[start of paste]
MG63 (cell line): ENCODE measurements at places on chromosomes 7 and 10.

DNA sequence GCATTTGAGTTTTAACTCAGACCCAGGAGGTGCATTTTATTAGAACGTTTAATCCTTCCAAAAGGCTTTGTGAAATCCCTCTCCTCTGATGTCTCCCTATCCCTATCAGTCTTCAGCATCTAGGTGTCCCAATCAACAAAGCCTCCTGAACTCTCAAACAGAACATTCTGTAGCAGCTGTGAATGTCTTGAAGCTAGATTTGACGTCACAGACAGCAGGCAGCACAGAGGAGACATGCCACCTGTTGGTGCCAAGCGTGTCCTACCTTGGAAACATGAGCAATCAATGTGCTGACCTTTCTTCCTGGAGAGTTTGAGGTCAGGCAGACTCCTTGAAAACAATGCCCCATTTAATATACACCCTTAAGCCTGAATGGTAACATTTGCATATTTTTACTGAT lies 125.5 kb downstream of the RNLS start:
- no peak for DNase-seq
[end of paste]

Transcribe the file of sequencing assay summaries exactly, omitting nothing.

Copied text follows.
MG63 (cell line): ENCODE measurements at places on chromosomes 7 and 10.

DNA sequence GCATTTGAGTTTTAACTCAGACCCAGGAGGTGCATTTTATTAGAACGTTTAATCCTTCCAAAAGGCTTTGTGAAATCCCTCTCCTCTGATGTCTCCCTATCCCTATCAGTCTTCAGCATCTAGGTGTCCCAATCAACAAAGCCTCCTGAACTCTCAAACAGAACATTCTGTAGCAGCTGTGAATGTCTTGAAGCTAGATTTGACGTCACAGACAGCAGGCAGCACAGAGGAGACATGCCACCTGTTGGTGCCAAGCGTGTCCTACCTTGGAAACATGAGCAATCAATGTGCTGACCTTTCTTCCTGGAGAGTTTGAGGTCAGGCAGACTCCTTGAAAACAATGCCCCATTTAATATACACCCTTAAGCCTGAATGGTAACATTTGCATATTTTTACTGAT lies 125.5 kb downstream of the RNLS start:
- no peak for DNase-seq